It was early morning, just before dawn and he had already been up for some time working at this desk. Sketching detailed schematics and studying The Craftsman’s Manual. As he read, he stretched the back of his arms, feeling his aching muscles and bones crack and protest, stiffer than usual in the chilly air of his quarters. He turned the page and then gathered an old burlap cloak about his shoulders, drawing the hood over his bound hair before he held his hands together and blew into them as he read, trying to warm them up. It did little. Ha! Just like the old Tap and Tack. He would just have to get used to the colder mornings, or get a better cloak, he chuckled to himself. Koor helped, as he lay at his master’s feet, lightly sleeping, and Äelberon ran his bare feet over the dog’s soft fur. A hide upon the floor would help. He could do this. Something shaggy and thick, a bear perhaps?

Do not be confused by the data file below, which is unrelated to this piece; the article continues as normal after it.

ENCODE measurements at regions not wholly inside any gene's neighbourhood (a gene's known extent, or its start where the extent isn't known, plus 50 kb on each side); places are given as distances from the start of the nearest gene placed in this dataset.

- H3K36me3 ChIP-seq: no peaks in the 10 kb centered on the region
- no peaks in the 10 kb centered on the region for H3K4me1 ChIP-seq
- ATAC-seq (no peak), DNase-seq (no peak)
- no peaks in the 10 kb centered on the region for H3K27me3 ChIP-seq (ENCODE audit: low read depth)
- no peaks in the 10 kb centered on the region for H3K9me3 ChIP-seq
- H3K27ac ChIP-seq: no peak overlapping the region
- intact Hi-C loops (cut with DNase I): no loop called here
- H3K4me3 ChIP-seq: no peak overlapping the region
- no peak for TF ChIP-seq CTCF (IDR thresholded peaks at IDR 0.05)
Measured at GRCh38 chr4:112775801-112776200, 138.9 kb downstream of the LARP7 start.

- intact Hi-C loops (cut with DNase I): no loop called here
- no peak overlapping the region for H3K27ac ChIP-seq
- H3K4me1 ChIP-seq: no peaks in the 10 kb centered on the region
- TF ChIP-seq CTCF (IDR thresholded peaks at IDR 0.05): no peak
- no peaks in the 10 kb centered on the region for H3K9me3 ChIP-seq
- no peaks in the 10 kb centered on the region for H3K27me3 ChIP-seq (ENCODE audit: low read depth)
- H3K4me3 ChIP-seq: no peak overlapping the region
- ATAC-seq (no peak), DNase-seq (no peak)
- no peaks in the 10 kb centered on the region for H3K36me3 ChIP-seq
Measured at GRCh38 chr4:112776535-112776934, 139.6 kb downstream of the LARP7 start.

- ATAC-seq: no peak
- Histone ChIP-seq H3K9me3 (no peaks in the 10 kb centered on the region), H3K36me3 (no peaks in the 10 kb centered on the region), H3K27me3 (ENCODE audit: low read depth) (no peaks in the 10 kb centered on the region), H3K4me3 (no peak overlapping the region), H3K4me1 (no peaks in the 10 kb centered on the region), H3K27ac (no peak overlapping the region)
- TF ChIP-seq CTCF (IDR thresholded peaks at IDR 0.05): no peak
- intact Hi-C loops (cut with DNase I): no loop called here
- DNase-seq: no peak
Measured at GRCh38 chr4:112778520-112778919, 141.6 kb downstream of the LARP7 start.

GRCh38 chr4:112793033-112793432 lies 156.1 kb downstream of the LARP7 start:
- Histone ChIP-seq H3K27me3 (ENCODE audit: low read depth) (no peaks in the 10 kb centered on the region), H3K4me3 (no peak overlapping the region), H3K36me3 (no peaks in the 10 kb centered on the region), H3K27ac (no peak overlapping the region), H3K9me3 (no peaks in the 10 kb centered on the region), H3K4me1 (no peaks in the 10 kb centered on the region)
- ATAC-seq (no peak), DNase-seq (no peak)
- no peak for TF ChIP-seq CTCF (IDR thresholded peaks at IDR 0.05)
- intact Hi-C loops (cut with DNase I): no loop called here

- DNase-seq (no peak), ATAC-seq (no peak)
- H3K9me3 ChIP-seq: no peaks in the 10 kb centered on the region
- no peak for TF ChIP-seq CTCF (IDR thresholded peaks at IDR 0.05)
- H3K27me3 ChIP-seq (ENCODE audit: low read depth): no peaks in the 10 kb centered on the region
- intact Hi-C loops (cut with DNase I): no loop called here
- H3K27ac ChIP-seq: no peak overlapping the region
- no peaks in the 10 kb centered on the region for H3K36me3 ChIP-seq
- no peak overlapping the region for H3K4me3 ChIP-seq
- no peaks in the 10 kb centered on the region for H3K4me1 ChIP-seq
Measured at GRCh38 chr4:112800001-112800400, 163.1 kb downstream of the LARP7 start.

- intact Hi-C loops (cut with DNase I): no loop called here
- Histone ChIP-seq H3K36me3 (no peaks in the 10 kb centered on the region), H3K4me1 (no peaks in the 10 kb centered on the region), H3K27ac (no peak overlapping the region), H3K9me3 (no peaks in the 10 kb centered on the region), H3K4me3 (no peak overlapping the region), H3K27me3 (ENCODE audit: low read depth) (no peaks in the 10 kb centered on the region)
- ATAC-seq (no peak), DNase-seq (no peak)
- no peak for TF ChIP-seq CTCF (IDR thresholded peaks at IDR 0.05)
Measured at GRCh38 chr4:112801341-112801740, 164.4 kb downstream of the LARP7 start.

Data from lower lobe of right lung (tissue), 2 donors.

He flipped another page and continued to read, but he was distracted. Eight days, he thought, tracing the text of the book absently with his pale fingers. He had not known such a severe illness since just after the Tower fell.


    The Tower… he still dreamt of it. And even when awake, he could still imagine walking through its many rooms, feeling the white stone upon his feet, hearing the click of his plated armored boots as he quickly alighted its many steps, seeing the light filter down from its crystal dome, smelling the flowers, the yellow flowers at his post. All, as if he was there only yesterday.  He still dreamt of so many things…


    He snapped to attention and resumed reading.